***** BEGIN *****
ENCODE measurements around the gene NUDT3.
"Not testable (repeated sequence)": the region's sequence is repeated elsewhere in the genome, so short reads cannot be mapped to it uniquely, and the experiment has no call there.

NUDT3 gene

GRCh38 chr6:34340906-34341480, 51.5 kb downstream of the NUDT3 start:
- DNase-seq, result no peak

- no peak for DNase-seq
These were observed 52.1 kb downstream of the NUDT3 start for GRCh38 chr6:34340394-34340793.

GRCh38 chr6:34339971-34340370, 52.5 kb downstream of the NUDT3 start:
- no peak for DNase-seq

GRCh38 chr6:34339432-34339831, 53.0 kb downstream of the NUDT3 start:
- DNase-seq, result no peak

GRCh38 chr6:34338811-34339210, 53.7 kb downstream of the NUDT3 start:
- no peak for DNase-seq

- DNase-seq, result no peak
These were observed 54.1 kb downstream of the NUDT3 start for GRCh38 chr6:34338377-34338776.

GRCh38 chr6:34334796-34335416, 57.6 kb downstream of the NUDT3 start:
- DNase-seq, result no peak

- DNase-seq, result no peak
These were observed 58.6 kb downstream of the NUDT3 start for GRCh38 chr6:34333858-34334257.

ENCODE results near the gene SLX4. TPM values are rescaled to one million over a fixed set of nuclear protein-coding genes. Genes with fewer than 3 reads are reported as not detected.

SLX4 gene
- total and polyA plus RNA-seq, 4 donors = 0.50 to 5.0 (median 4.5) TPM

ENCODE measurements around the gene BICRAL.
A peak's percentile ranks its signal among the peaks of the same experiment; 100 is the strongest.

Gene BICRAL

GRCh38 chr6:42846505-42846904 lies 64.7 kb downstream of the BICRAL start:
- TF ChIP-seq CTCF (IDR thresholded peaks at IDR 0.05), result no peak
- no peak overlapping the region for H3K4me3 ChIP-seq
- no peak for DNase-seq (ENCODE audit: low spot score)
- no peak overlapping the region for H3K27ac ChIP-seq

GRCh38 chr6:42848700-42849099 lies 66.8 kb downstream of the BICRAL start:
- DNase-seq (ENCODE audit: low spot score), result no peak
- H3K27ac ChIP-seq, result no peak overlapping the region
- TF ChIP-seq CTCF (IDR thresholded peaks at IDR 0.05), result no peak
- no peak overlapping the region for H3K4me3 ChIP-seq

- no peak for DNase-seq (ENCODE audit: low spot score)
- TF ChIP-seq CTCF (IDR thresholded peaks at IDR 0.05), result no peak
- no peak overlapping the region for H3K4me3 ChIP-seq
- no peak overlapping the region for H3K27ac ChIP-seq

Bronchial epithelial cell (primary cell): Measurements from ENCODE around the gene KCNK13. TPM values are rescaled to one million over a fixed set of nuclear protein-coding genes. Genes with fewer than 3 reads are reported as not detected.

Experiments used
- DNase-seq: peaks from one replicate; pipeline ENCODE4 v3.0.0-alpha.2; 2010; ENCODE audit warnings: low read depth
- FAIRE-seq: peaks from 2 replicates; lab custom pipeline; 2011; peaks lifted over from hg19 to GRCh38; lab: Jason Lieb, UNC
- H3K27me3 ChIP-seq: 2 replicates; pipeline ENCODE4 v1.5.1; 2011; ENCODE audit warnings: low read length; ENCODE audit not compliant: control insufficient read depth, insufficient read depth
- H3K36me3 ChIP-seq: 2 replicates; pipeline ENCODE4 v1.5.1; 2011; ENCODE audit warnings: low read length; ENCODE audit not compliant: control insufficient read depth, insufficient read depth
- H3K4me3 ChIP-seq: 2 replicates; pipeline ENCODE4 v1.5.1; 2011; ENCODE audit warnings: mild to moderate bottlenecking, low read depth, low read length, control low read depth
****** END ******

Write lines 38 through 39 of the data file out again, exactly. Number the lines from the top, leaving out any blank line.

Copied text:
- no peak overlapping the region for H3K4me3 ChIP-seq
- no peak overlapping the region for H3K27ac ChIP-seq